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Early Start with John Berman and Zoraida Sambolin

Sources: Rafah Crossing Not Expected to Open Today; Biden Ties Israel Aid to Ukraine in TV Address; U.S. Navy Warship Near Yemen Intercepts Multiple Missiles. Aired 5-5:30a ET

Aired October 20, 2023 - 05:00   ET



KASIE HUNT, CNN ANCHOR: Good day to our viewers in the United States, and around the world. I'm Kasie Hunt. It is Friday, October 20th. It is five a.m. here in Washington, noon in Gaza, where we had -- thought we were going to see trucks full of desperately needed humanitarian aid rolling through the Rafah border crossing by now.

But not yet, this is a live picture of the crossing. U.S. officials now believe that the first convoy of eight trucks will cross the border from Egypt to Gaza this weekend, possibly on Saturday.

Last night, President Biden addressed the nation, trying Israel's war against Hamas in Gaza, to Ukraine's battle against Russian aggression.


JOE BIDEN, PRESIDENT OF THE UNITED STATES: Hamas and Putin represent different threats, but they share this uncommon. They both want to completely annihilate a neighboring democracy, completely annihilate it.

History taught us that when terrorists don't pay a price for their terror, when dictators don't pay a price for their aggression, they cause more chaos and death and more destruction. They keep going. And the cost and the threats to America in the world keep rising.


HUNT: The president is trying to build support for a $100 billion foreign aid package that would include no money for Israel, and for Ukraine. They key theme his speech? The idea of the United States as the indispensable nation guaranteeing global stability.


BIDEN: American leadership is what holds the world together. American alliances are what keep us, America, safe. American values and what make us a part of the nations we want to work with.

To put all that at risk, if we walk away from Ukraine, we turn our backs on Israel, it's just not worth it.

(END VIDEO CLIP) HUNT: CNN's Jomana Karadsheh is live for us in London with the latest.

Jomana, can you help us understand what is going on at the Rafah crossing and why there seems to be a hold up in opening it to this humanitarian aid?

JOMANA KARADSHEH, CNN INTERNATIONAL CORRESPONDENT: Well, you know, Kasie, the expectation was that we would see that first aid convoy, those 20 trucks crossing the Rafah crossing into Gaza today. That was the expectation. We've heard that there were preparations, and we've seen preparations on the Egyptian side over the past 24 hours or so.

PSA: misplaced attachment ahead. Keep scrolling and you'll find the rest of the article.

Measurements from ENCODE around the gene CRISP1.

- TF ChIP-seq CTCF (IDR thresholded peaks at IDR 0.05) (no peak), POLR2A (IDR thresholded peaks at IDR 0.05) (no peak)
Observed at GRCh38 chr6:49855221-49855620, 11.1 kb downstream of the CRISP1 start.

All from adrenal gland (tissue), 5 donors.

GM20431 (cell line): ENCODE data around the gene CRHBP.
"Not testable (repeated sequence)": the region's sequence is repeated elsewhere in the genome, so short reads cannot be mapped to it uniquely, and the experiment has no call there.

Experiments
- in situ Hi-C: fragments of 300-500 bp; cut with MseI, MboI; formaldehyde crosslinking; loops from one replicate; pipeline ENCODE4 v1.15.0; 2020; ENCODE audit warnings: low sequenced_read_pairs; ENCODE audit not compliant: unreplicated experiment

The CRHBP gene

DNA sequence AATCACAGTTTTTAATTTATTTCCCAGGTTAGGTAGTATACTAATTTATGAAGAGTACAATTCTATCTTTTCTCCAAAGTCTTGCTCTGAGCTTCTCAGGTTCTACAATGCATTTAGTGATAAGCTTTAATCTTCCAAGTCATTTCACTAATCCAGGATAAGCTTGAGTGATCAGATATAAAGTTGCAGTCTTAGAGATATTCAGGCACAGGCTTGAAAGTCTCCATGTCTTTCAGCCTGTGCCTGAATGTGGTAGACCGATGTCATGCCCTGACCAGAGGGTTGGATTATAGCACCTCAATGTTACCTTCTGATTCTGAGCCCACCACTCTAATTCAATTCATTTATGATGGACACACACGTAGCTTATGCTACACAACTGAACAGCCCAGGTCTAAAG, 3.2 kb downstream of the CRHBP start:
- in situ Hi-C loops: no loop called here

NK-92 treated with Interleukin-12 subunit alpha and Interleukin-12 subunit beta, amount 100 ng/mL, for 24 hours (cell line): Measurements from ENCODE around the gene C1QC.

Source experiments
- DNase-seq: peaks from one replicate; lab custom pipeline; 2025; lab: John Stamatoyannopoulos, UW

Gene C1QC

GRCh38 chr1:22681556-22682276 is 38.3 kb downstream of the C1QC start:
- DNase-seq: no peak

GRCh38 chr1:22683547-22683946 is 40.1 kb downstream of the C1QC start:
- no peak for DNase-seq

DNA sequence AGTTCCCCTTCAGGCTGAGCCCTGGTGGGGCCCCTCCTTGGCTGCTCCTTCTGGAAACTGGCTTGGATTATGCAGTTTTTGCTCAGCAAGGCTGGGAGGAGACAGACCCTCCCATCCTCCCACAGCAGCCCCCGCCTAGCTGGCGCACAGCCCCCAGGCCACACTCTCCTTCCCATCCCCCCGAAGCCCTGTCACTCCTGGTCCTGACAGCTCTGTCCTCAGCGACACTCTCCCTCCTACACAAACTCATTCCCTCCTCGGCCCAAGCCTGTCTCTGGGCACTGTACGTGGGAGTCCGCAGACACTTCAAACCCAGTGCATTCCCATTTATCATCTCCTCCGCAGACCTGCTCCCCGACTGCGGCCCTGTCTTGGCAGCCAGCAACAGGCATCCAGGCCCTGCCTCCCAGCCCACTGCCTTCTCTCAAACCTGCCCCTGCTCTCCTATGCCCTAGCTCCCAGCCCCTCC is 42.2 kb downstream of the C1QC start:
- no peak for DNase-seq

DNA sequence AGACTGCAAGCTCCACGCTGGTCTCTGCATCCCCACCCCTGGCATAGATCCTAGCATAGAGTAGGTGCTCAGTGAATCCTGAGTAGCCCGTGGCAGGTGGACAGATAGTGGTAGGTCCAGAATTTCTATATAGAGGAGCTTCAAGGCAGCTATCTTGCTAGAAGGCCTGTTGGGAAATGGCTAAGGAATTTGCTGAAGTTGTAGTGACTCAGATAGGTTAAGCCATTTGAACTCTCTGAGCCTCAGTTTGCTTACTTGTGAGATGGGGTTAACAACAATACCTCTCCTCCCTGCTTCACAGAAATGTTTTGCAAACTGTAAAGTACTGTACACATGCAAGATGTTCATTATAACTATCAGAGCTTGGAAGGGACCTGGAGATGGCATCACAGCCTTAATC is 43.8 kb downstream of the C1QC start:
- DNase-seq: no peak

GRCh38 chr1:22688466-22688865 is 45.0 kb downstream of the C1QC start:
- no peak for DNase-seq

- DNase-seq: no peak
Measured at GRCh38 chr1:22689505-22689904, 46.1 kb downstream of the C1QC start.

But what we understand right now that it is not happening, that this could possibly take place tomorrow, possibly sometime this weekend. It's very unclear right now. I mean, it was so close.

You've got the U.N. chief, Antonio Guterres, just arriving in northern Sinai. You've got high-level officials. You've got U.N. convoys, U.N. workers on the ground, all, set already to go with those 20 first trucks of desperately needed aid ready to go.

But what we understand is that there is a lot of work that needs to be done. You've got the physical work, the repairs that have been taking place to be destroyed and damaged. Roads around that crossing as a result of the strikes, but you've also got the work that has been taking place behind the scenes to ensure safe passage for these trucks, safe distribution of the aid.

And you've also got Israel's concerns that this does not get into the hands of Hamas. So a lot of work has been taken place, we'll have to wait and see when this finally happens. But you've got the civilian population there. The majority of the 2 million people inside Gaza are women and children. And they are facing dire humanitarian situation, a catastrophic situation by all accounts, as we are hearing from the U.N. agencies, as we are hearing from aid organization, saying that for nearly two weeks now, they have not received supplies of water, food, fuel, water and electricity have been cut off by Israel. And people are facing these dire, this dire situation right now.